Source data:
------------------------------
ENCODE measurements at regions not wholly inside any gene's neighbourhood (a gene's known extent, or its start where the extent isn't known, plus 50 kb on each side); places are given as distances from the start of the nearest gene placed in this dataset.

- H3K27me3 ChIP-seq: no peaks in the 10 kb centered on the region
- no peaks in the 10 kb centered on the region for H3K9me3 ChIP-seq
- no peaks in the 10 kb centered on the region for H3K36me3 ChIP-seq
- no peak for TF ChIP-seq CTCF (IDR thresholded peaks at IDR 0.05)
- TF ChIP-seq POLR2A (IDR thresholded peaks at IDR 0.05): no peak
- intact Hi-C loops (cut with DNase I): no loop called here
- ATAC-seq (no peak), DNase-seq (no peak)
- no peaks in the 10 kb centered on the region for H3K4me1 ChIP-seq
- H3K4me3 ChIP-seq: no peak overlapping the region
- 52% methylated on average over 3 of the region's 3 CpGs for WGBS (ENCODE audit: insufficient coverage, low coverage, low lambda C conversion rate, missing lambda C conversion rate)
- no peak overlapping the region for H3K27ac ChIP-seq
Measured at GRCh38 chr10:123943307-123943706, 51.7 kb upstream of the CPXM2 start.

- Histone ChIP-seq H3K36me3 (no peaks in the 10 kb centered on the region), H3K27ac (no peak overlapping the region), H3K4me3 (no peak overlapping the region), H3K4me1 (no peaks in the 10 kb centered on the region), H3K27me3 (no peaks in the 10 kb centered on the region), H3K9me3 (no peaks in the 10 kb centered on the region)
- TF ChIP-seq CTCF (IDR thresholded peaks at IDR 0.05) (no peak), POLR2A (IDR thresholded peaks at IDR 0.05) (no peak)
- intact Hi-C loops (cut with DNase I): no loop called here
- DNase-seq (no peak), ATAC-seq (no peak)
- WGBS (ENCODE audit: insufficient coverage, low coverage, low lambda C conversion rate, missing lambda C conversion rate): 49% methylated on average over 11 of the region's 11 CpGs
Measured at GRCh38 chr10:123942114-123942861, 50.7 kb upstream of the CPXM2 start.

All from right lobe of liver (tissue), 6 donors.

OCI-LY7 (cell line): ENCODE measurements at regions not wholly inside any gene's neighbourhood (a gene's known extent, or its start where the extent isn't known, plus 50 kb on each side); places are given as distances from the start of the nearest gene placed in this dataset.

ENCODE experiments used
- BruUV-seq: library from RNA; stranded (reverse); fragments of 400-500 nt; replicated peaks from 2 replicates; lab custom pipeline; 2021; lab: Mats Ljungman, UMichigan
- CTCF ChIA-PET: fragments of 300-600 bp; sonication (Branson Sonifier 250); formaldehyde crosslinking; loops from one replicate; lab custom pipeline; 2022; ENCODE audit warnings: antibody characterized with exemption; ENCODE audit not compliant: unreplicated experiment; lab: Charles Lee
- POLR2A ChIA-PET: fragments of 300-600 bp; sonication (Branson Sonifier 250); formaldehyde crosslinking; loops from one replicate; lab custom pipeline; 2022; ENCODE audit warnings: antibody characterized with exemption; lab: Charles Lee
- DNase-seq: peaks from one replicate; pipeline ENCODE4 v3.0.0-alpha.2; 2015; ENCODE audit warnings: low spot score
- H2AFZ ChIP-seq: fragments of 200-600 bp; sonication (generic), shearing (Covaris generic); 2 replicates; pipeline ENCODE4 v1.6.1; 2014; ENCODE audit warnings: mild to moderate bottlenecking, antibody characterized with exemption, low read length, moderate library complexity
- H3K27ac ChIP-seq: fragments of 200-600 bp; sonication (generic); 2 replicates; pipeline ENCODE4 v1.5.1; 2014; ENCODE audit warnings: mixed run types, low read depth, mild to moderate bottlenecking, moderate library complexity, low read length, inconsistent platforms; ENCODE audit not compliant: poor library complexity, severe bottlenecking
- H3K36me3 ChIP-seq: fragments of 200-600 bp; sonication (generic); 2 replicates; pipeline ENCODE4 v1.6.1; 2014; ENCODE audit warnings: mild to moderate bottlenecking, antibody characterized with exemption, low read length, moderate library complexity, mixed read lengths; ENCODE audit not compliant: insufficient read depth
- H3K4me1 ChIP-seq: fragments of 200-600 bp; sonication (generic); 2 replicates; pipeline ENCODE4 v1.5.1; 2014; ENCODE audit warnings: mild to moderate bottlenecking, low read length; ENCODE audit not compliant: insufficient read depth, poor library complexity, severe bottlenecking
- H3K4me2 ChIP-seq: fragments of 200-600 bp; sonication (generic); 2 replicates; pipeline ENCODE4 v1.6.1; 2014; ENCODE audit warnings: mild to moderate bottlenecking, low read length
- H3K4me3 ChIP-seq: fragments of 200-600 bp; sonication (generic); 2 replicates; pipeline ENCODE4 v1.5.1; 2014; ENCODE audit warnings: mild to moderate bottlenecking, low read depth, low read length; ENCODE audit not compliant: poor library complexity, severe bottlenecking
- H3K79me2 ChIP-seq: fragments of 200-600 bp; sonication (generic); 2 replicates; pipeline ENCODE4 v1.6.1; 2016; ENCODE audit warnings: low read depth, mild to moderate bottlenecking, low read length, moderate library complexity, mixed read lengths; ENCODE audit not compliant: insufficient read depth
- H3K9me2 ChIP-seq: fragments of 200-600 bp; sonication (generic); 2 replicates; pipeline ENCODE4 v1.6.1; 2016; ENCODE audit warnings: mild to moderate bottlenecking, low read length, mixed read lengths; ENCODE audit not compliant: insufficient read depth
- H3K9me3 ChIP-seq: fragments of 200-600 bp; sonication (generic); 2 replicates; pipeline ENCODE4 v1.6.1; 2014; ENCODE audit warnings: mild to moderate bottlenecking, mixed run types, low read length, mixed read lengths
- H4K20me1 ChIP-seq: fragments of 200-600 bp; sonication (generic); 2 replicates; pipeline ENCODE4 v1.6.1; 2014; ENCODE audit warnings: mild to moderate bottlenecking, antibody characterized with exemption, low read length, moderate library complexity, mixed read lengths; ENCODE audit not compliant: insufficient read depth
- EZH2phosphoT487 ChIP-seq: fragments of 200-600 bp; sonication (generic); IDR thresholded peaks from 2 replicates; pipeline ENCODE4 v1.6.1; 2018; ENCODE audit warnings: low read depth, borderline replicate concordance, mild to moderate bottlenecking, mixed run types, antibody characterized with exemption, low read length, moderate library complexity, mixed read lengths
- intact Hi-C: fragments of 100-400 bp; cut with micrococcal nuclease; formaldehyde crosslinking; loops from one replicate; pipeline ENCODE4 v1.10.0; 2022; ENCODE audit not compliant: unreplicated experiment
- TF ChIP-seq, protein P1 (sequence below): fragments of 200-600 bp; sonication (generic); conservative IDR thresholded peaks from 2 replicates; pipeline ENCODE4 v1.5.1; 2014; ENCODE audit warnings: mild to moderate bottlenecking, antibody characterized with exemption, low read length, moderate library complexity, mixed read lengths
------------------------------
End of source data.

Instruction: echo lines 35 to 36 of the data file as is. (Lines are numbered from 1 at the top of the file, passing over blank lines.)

- H3K9me3 ChIP-seq: fragments of 200-600 bp; sonication (generic); 2 replicates; pipeline ENCODE4 v1.6.1; 2014; ENCODE audit warnings: mild to moderate bottlenecking, mixed run types, low read length, mixed read lengths
- H4K20me1 ChIP-seq: fragments of 200-600 bp; sonication (generic); 2 replicates; pipeline ENCODE4 v1.6.1; 2014; ENCODE audit warnings: mild to moderate bottlenecking, antibody characterized with exemption, low read length, moderate library complexity, mixed read lengths; ENCODE audit not compliant: insufficient read depth